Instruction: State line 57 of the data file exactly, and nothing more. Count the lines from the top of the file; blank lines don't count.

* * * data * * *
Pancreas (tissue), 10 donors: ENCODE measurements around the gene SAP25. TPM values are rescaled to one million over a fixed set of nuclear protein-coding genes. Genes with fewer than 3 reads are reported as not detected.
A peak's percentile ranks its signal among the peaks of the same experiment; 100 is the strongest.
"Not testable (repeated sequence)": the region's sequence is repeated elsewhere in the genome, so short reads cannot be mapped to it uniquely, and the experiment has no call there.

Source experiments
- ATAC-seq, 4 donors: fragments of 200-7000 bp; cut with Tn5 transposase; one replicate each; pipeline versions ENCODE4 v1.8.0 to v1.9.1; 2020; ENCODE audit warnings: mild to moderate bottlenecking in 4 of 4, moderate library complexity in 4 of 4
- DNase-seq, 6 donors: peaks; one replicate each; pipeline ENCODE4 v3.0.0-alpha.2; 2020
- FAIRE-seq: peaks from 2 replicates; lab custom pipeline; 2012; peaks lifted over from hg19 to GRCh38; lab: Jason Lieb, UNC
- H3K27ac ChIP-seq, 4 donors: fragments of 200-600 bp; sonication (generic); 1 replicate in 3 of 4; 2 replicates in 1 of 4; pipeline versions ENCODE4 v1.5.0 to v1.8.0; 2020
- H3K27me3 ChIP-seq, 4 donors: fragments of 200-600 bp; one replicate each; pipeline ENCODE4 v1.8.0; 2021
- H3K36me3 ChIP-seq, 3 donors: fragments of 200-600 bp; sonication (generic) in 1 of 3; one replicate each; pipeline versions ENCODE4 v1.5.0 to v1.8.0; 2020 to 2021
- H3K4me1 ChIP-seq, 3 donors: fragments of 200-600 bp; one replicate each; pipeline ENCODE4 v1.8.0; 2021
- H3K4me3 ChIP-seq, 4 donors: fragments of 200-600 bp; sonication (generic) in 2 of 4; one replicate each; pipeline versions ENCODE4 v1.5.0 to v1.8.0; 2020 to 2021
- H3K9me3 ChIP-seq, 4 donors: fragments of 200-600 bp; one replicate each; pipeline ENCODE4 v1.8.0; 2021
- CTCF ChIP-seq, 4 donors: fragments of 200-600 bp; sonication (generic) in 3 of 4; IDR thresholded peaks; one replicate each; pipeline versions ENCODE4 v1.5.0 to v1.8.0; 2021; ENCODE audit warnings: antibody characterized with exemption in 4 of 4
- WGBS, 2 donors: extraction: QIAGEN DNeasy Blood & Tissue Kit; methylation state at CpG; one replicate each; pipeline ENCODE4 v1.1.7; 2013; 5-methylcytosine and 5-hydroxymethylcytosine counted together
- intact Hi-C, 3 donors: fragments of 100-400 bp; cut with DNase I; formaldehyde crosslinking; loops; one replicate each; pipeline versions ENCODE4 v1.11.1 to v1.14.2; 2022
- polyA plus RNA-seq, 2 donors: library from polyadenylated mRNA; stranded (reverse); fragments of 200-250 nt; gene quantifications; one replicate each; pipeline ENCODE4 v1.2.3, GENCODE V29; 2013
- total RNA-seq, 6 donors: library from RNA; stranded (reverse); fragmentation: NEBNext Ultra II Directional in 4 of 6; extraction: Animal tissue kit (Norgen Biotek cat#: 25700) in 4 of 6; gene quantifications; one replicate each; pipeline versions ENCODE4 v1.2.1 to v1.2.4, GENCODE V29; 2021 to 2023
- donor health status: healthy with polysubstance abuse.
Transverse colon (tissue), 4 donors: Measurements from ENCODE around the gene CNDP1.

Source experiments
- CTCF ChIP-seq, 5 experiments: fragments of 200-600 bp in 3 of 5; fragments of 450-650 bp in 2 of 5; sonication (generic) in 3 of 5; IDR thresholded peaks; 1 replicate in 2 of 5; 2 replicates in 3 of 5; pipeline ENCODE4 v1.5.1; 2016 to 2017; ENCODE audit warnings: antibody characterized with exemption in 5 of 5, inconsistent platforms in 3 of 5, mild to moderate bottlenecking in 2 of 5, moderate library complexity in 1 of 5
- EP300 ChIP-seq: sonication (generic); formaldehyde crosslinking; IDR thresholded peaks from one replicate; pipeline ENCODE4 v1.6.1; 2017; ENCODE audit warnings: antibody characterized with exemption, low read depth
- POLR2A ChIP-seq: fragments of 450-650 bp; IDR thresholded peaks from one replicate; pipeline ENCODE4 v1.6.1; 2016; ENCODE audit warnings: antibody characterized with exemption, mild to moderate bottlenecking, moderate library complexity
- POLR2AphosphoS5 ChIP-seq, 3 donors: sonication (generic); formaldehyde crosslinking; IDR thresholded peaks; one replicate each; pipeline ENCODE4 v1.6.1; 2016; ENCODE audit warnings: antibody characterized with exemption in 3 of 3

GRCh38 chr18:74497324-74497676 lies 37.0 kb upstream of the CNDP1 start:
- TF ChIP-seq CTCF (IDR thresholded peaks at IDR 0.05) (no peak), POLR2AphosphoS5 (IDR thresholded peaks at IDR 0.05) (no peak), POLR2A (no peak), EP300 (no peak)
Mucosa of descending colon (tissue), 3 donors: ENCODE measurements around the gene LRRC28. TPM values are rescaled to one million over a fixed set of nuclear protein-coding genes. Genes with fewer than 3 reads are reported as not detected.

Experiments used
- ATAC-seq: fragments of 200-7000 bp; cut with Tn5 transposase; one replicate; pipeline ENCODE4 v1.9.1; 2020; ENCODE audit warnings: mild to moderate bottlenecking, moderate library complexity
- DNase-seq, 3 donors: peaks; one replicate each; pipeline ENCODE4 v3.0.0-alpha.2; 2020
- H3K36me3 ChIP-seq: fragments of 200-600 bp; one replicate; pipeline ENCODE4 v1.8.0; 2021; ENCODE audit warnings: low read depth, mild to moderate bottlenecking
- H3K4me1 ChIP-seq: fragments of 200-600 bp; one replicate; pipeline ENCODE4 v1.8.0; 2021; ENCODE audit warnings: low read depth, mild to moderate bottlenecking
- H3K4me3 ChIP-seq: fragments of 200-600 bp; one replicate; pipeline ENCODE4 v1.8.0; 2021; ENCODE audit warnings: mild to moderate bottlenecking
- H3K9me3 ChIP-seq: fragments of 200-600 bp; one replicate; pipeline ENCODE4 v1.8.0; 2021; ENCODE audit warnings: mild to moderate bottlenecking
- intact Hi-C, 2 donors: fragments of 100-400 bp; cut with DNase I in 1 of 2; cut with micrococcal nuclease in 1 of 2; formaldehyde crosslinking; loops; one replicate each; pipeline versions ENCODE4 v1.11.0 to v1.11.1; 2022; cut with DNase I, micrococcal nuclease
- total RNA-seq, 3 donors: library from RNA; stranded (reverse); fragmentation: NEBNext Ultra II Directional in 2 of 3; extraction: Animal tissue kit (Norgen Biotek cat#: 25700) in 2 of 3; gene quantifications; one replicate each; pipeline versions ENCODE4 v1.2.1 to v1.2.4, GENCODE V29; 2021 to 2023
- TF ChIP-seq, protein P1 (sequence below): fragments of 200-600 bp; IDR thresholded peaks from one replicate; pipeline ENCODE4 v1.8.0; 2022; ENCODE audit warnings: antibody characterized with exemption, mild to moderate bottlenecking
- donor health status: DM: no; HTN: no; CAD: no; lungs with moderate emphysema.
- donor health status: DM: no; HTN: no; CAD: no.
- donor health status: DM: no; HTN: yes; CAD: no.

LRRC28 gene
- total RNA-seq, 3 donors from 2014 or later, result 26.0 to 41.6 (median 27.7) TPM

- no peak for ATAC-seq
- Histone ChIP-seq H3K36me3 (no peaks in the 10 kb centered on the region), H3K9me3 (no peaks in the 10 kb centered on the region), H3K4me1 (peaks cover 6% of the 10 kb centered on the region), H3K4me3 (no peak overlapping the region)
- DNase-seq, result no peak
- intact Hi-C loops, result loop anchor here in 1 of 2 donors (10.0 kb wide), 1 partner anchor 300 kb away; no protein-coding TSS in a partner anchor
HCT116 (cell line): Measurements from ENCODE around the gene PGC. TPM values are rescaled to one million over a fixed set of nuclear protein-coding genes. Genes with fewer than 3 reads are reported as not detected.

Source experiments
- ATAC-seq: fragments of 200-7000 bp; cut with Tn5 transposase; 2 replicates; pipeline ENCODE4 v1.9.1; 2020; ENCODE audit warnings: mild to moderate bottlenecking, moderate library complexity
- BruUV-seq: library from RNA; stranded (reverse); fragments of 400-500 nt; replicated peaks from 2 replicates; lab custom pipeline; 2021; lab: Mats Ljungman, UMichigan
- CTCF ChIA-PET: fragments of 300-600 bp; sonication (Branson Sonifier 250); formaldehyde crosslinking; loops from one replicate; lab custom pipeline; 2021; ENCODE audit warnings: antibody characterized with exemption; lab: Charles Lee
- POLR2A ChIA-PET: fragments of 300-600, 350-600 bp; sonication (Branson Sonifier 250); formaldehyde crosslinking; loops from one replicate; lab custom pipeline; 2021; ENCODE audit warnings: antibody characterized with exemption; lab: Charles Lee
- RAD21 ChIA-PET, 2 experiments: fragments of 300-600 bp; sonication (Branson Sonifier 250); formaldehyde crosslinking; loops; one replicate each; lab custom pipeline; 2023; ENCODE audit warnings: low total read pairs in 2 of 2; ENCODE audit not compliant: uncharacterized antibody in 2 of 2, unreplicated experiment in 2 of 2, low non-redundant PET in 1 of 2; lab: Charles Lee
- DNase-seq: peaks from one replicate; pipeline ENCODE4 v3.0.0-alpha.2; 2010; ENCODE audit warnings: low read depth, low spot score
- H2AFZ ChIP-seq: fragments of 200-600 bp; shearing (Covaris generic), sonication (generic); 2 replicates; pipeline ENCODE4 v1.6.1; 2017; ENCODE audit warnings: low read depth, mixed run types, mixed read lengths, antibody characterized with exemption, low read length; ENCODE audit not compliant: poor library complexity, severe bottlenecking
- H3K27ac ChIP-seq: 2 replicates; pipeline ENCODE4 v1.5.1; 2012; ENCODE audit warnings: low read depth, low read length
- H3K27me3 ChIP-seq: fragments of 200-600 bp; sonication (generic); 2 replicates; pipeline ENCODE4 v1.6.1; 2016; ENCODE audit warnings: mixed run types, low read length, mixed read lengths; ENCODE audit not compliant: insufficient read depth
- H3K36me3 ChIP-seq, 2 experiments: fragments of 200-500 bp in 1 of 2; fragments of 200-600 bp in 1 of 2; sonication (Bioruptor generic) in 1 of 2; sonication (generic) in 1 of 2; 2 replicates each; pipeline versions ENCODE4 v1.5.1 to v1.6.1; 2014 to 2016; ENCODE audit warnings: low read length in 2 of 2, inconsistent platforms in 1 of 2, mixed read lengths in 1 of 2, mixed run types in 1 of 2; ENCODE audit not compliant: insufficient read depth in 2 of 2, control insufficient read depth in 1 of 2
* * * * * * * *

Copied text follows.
- H3K27ac ChIP-seq: 2 replicates; pipeline ENCODE4 v1.5.1; 2012; ENCODE audit warnings: low read depth, low read length